CSpindler More than 1 year ago
Kevin DeYoung, in Taking God At His Word, does what he is very good at: helping make important topics understandable for almost any reader. The subtitle of Taking God At His Word, “Why the Bible is knowable, necessary, and enough, and what that means for you and me,” hits at exactly what this 124-page book is focused on. Then, helpfully, for those who are further interested in this topic, the appendix includes a list of thirty books that he considers “The Best Books on the Good Book.” Chapter Titles (in order) include: Believing, Feeling, Doing; Something More Sure; God’s Word Is Enough; God’s Word Is Clear; God’s Word Is Final; God’s Word Is Necessary; Christ’s Unbreakable Bible; and Stick With the Scriptures. Essentially, DeYoung seeks to back up the titles, helping the Christian reader to see why and how all of these are true. Pleasantly, DeYoung opens the book with scripture itself. In chapter 1, DeYoung begins with the conclusion of the book. He looks at Psalm 119 and concludes that there are “at least three essential, irreducible characteristics we should believe about God’s word” (17). They are as follows: “God’s word says what is true,” “God’s word demands what is right,” and “God’s word provides what is good.” Yet DeYoung, rightly, includes that the psalmist not only believes that the word of God is the above three things, but that we are to delight in it, desire it, and depend on it. Then, not only are Christians to believe it and feel a certain way about it, but they are also to do certain things with it. Psalm 119, DeYoung deducts, illustrates many different ways of using scripture: Singing it, speaking it, studying it, storing it up, obeying it, praising God for it, and praying that God would act according to it. Closing the book, DeYoung says, “Ultimately we can believe the Bible because we believe in the power and wisdom and goodness and truthfulness of the God whose authority and veracity cannot be separated from the Bible. We trust the Bible because it is God’s Bible. And God being God, we have every reason to take him at his word” (124).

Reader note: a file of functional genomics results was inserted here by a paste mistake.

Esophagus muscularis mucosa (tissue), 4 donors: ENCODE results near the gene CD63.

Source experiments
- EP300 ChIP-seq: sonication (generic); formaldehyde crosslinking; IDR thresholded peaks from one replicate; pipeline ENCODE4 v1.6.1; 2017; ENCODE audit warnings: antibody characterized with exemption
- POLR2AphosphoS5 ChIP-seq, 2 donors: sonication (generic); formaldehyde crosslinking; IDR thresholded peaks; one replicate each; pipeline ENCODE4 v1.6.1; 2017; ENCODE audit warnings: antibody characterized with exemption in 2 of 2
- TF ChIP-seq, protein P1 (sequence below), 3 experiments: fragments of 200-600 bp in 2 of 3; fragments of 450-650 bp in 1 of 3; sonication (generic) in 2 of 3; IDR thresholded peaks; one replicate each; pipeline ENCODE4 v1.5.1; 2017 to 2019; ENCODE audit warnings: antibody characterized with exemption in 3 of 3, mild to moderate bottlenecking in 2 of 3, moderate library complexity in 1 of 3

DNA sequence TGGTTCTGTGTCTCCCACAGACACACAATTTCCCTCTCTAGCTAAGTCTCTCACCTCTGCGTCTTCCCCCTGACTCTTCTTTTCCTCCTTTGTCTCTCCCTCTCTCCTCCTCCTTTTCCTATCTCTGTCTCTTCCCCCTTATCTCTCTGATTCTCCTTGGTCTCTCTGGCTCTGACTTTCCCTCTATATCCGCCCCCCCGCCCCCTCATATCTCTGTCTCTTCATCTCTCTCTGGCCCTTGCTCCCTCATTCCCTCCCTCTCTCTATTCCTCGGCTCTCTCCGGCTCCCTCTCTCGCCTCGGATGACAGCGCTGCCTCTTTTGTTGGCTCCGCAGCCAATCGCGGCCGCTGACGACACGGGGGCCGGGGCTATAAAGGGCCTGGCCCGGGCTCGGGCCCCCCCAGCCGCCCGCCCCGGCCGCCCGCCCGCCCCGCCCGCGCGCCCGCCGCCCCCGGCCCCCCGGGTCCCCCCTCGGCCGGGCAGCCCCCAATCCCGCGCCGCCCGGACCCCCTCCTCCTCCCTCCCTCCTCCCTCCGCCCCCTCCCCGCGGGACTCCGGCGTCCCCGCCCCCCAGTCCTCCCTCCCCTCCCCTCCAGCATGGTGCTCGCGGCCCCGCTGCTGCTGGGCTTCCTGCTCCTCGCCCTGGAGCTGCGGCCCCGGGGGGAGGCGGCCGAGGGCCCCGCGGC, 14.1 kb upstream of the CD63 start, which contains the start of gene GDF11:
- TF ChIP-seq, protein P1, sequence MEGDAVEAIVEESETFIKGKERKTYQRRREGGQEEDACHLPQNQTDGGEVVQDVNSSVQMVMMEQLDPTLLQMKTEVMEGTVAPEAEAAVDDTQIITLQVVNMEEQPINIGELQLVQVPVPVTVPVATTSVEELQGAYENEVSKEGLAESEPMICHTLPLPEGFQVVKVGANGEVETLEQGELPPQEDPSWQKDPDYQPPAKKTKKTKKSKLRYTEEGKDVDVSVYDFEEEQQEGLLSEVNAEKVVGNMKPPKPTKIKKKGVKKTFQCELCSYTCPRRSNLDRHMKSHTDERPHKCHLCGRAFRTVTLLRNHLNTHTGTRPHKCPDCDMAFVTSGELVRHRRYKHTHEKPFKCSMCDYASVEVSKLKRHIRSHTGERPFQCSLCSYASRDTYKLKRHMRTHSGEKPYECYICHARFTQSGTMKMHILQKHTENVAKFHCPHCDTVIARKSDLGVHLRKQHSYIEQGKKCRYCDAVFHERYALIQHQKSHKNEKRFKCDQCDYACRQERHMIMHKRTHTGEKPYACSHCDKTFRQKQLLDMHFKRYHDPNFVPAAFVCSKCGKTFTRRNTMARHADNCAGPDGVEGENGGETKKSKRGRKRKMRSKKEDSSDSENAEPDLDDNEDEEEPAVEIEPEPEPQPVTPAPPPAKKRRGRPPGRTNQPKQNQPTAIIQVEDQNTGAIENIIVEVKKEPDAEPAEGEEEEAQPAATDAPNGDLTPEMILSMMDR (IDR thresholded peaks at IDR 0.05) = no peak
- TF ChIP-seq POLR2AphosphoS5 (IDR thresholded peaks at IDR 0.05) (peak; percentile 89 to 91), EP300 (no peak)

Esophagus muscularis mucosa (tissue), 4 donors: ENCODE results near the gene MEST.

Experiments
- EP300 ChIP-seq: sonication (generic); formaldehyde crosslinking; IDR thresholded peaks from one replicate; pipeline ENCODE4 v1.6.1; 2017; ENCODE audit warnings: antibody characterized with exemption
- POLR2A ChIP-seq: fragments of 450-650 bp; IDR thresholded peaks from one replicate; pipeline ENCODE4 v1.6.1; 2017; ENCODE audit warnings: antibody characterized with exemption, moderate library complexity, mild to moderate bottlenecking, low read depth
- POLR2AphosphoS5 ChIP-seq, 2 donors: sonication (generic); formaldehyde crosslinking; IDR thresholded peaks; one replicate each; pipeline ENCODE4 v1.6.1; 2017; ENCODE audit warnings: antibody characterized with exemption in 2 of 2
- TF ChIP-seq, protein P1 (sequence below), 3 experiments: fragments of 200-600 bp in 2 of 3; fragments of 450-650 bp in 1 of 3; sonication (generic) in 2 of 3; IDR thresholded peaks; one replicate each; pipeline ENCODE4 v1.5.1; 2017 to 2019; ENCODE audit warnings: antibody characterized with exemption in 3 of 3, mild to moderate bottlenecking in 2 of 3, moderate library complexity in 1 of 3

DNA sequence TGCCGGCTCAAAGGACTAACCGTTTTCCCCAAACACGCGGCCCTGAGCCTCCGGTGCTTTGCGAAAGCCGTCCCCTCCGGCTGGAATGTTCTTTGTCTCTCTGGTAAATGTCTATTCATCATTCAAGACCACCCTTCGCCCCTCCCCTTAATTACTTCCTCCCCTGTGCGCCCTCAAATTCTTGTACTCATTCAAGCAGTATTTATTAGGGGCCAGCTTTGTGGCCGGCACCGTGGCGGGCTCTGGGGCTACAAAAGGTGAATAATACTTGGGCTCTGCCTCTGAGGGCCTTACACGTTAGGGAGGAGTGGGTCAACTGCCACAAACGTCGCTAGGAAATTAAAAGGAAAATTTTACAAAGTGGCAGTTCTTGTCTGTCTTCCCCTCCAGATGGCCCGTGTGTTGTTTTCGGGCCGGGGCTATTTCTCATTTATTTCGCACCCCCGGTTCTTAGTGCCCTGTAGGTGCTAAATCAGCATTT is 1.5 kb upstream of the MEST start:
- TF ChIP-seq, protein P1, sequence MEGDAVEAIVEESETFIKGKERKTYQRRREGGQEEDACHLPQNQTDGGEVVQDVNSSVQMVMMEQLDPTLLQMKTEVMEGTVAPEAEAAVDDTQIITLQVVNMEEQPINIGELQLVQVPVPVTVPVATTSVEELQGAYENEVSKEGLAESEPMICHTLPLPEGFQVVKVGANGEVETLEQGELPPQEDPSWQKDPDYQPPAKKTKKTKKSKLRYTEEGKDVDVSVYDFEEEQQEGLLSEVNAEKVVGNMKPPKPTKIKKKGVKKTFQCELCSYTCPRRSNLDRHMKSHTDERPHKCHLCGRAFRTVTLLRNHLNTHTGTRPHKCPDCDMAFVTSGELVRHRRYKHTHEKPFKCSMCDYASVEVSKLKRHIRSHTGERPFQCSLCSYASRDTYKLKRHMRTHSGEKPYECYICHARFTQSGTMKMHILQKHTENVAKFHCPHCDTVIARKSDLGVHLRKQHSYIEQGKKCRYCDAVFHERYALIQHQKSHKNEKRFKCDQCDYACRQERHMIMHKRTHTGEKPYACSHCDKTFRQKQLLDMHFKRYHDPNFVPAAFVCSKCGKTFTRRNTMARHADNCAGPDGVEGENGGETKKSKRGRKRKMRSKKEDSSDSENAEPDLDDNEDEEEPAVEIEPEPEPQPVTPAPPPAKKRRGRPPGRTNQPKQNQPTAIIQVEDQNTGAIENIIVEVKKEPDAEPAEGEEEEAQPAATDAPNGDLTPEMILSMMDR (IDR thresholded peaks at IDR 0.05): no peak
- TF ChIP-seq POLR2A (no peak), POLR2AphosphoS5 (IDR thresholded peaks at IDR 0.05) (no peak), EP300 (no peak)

Jason_A_Greer More than 1 year ago
Taking God At His Word, by Michigan Presbyterian pastor, Kevin DeYoung, is a good, well rounded and above all pastoral approach to explaining, teaching and encouraging others with the doctrines regarding the Bible. This is a short work, and in eight chapters, DeYoung can only hope to overview his subject and its challenges and applications in contemporary Christian life. As an teaching, this work should be particularly challenging for those having come through mainline or even neo-orthodox teaching. DeYoung clearly expounds on the classical Protestant teaching of the sufficiency and clarity of the Bible. For Christians who come from more evangelical and conservative backgrounds, particularly on an individual level, DeYoung speaks in a way that is pastoral and points to how the doctrines of Scripture apply to everyday life. He is particularly keen to show that the Bible is Sufficient, Clear, Authoritative and Necessary in ways that are out of the abstract and have real meaning in the life of the Christian. In this sense, he works to create an accessible book that can be read in a few sittings, or even devotionally, or for group study. For many Christians looking for good teaching about the use and application of the Bible, and the confidence they can have in it, this should be a great resource.